I’ll be honest, I’m quite lazy with my stock photography. I could have easily carried on shooting asparagus for another half an hour, used more backgrounds, come up with more compositions and some styled shots and had a greater variety of images to place with stock libraries. I could have also then cooked it and had another set of different images. And if I was working full time as a specialist food stock photographer, that’s probably what I would have done. But my stock photography is a small part of my overall earning plan for me. So I don’t spend too much time on it.

Stock Photography Workflow

So down to the nitty gritty of it. When I finish shooting I plug my camera into my computer and open Lightroom. From there I import my images into date folders on a hard drive with an action I’ve got set up. It takes the files, copies them to my hard drive for working files, adds a copyright template with my name and contact details, and sorts them into folders by date. I also add keywords (like asparagus), because it makes them easier to find in the future.

stock photography workflow

I’ve always used date to organise my photography files. I tried early on using subjects or theme, but it got messy for me. Like if I shoot both a hammer and an apple in the same session, I have to manually split those files up as I catalogue them. Instead I rely on keywordsand the search function to find things again.

Once the files are in my catalogue I sort through them assigning them star ratings (and for this reason I also tell Lightroom to build large previews while importing). Anything that I should never look at again gets one star. Potentially good shots get a three star rating. If I have a few similar images I downgrade the ones I won’t use to two star. Then I work on the three star images to polish them for stock use.

Once the images are all edited, I have a very basic filing system in the “collections” pane of Lightroom. I have a folder per stock library that I submit to, and then inside that folder, I have collections that are roughly filed by month. So you can see that I have started, this month, a collection called “2020/05” because it’s May 2020. Through the month I’ll drop images into it that I want to upload and at the end of the month, theoretically, I will export and upload all the files. As you can see though, I’m quite bad at doing this every month. After they’re uploaded I rename them “submitted” and forget about them.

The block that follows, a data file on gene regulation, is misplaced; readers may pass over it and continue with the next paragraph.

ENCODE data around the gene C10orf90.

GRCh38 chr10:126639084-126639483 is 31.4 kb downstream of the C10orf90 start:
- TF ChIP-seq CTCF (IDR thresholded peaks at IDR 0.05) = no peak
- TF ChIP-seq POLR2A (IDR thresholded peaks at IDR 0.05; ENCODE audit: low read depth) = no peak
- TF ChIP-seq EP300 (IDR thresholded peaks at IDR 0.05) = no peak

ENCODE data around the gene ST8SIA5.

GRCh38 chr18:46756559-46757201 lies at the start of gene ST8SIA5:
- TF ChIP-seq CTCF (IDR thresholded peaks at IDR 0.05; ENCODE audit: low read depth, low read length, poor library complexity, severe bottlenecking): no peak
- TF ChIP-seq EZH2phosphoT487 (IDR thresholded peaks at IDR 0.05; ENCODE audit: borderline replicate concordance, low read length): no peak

Look, it’s not the most sophisticated system, I’ll admit. But it’s simple and robust, and there’s nothing that can really go wrong with my stock photography workflow.

stock photography workflow

The last thing I do is use an export action that is individually set up for the needs of each stock library I submit to. All stock libraries have different requirements, and this enables me to output the files correctly, but without having to look up the data each time. Above you can see my settings for uploading to Alamy (although I do export to a specific file on my backup RAID server that I then upload from).

Stock photography got so much easier when I started using Lightroom for cataloging my photography archive and using actions/presets at every stage I could. It turned from something that needed a real effort to sit down and do (which I only ever managed once in a blue moon) to something that sits alongside my regular photographic work.

Now, if I shoot an image for an article that I think would also make a great stock shot, then I just drop it into the folder as I go, and then it gets exported and uploaded with everything else for that library. Lightroom, and this workflow/approach, has enabled me to get my images to work harder for me with very little extra effort, which translates into more income.

Let me know if you review your stock photography workflow as a result of this blog post, or even what you do differently! I’d love to hear what you do and why you do it that way.